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The right side appears to be a simple pull-out disconnect, maybe for an AC unit.

I think the main disconnect is the far left pull-out cartridge fuse block, and service size is probably whatever size those fuses are, assuming panel and SEC's are rated for same (hard to tell latter from picts).

(50 days 'till kickoff)

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That's what it looks like to me, i.e., the shutoff on the far right is for an AC or something else.

The left cartridge is the main, the right is usually a "range" circuit, and the 4 oversized fuses are branch.

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The square units above the screw-in fuses are 240 volt fuse pulls or what Kurt called them, cartridges. You would have had to pull that one on the left to actually read the fuse size, thus most likely cutting power to the house. 60 amp is a good guess, but just a guess from what we know.

As Kurt also said, those 30 amp fuses are oversize for the wire size. They should be blue, 15 amp fuses, for #14 gauge wiring.

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Even though the largest size cartridge fuse that will fit in the blocks is 60 amps, these are 100 amp panels. The left fuse block cuts power to the four Edison fuses and the two tap blocks, and the right fuse block is the range circuit. Fairly standard fare for the late 40's - early 50's.

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In my area, I see two different versions, one at 60-amp and one at 100-amp. You can't tell which is which without looking at the panel label, the schematic, or experimenting with pulling fuses.

In the 60-amp version, the upper left fuse block cuts power to the entire panel. In the 100-amp version each of the two fuse blocks are "mains."

Download Attachment: icon_photo.gif 60amp_Schematic.jpg

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Download Attachment: icon_photo.gif Fusebox 100amp.JPG

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Curious...Any relation between Federal Electric and Federal Pacific Electric? Jim's 100A is a Federal Electric.

Marc

Same company. In fact the "No Ark" mark was used in later circuit breaker panels.

I've also got some old Federal Pacific electric baseboard heaters if anyone's interested. One of them almost killed me and my wife back in 1990.

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Just ran into some wall mounted electric heaters manufactured by Federal Pacific last week. Didn't even try to test them, just told my client to remove them.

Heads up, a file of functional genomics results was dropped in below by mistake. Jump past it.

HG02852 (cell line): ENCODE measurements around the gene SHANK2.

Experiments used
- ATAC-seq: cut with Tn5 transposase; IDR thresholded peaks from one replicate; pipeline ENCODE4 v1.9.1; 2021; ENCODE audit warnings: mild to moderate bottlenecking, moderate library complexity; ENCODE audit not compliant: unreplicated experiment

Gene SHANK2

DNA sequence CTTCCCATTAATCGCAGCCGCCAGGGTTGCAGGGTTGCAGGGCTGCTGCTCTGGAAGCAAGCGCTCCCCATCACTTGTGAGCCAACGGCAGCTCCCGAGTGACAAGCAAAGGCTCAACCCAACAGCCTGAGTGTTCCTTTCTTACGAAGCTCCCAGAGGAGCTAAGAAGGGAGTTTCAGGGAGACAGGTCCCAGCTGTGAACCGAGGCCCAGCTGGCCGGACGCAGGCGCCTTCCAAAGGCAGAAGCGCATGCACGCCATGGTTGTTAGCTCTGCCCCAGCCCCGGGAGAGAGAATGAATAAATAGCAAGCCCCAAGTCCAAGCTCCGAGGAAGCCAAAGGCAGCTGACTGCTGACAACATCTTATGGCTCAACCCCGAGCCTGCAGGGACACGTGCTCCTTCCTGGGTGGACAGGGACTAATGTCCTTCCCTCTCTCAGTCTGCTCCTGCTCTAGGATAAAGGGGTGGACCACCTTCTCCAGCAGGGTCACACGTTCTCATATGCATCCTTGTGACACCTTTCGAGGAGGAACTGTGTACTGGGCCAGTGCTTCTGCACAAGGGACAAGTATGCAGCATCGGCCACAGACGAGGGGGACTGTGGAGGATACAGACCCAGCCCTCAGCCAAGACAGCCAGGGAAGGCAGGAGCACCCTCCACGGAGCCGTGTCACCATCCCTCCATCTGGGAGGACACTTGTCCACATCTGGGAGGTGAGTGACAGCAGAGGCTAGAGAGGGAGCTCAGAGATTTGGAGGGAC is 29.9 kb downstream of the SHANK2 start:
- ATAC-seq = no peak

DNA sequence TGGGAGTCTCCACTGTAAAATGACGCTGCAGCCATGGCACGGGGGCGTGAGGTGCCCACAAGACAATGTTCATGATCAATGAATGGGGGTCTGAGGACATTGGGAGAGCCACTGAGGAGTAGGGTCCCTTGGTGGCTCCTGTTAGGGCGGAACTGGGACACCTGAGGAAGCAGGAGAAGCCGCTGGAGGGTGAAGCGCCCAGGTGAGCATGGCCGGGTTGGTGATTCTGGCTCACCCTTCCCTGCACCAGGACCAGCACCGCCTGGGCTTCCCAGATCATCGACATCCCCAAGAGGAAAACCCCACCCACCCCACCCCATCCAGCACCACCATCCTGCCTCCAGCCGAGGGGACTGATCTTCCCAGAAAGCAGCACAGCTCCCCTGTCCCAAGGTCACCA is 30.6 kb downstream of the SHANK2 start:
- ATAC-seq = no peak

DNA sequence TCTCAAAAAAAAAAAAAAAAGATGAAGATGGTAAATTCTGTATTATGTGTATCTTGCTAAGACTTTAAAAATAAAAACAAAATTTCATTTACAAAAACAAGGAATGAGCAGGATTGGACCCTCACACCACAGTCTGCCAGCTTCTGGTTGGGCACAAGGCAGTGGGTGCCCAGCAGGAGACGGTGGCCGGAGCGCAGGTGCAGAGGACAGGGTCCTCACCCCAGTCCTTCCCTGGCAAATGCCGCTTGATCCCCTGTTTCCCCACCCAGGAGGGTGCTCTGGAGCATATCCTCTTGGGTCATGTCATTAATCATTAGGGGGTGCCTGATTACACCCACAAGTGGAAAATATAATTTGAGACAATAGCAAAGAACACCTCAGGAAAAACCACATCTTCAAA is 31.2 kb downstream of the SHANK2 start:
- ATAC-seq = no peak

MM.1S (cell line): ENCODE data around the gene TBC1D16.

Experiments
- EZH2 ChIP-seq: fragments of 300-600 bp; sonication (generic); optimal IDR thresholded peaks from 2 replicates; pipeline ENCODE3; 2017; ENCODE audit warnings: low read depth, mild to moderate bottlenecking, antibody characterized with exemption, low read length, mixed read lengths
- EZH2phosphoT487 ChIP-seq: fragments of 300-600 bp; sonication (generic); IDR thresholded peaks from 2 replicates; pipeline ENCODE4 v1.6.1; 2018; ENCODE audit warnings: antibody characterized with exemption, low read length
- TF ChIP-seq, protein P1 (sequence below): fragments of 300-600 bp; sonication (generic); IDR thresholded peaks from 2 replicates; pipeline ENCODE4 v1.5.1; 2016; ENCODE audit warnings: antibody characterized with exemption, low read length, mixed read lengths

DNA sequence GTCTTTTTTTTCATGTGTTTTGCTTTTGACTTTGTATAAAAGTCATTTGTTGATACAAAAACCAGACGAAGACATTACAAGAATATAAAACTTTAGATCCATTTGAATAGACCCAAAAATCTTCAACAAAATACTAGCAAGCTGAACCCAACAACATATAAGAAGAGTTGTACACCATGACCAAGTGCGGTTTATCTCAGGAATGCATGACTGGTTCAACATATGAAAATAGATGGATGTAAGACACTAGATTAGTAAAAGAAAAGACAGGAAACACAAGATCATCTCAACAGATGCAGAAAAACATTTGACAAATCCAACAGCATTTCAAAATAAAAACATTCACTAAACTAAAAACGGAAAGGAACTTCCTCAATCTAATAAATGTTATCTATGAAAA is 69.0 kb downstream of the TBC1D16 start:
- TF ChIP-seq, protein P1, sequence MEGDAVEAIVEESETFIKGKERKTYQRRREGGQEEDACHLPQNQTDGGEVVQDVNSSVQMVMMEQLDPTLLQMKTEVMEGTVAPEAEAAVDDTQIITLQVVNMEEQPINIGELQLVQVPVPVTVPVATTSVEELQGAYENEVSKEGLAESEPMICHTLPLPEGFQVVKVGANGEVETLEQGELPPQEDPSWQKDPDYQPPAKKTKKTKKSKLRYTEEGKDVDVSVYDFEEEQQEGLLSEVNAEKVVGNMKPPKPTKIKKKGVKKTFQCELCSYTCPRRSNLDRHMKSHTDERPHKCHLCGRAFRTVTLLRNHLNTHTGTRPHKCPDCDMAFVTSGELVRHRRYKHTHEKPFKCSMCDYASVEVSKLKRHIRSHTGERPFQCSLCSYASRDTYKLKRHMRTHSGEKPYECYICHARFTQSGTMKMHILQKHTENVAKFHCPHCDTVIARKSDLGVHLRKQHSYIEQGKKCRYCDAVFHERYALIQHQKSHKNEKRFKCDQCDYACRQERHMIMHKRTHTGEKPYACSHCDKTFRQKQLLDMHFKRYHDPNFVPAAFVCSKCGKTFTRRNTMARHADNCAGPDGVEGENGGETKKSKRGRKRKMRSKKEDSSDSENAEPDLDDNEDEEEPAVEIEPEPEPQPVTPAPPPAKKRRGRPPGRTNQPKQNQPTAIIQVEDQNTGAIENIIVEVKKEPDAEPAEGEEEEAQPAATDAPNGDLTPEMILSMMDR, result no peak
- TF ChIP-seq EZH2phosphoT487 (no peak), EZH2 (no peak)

They are a reputable supplier of commercial electrical equipment AFAIK.

I shot these pics a couple of miles west of Sequim, Washington recently.

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tn_201271913223_fedpac2.jpg

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Just ran into some wall mounted electric heaters manufactured by Federal Pacific last week. Didn't even try to test them, just told my client to remove them.

They are a reputable supplier of commercial electrical equipment AFAIK.

I shot these pics a couple of miles west of Sequim, Washington recently.

Click to Enlarge
tn_20127191327_fedpac.jpg

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tn_201271913223_fedpac2.jpg

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Click to Enlarge
tn_20127191336_bull.jpg

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Is that a Federal Pacific Cow in the last picture?

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In my area, I see two different versions, one at 60-amp and one at 100-amp. You can't tell which is which without looking at the panel label, the schematic, or experimenting with pulling fuses.

In the 60-amp version, the upper left fuse block cuts power to the entire panel. In the 100-amp version each of the two fuse blocks are "mains."

Download Attachment: icon_photo.gif 60amp_Schematic.jpg

87.46?KB

Download Attachment: icon_photo.gif Fusebox 100amp.JPG

72.19?KB

Thanks Jim - I never knew that some of these were truly 60-amp panels.

Isn't that picture of the cow's derriere actually the place where FPE produced their press releases?

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  • 2 weeks later...

There is a company called "Federal Pacific Transformer" is a off-shoot of FPE, (They bought the assets of the transformer div.) there is no reason to question the safety of the above company, BTW, the issues were limited to FPE "Stab-Lok" breakers not their fusible or other gear.

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These were commonly referred to as "main, range, and four" panels. As the term implies, they provided for a main disconnect, a range disconnect, and four branch fuses. Seeing four fuses sized at 30 amps would require fusestat adaptors to be installed, sized accoording to the wire sizes for each fuse. This is because we know that the house was not wired with 10 awg wire. The National Electrical Code requires adaptors be installed in a case like this because oversize fuses could no longer be installed.

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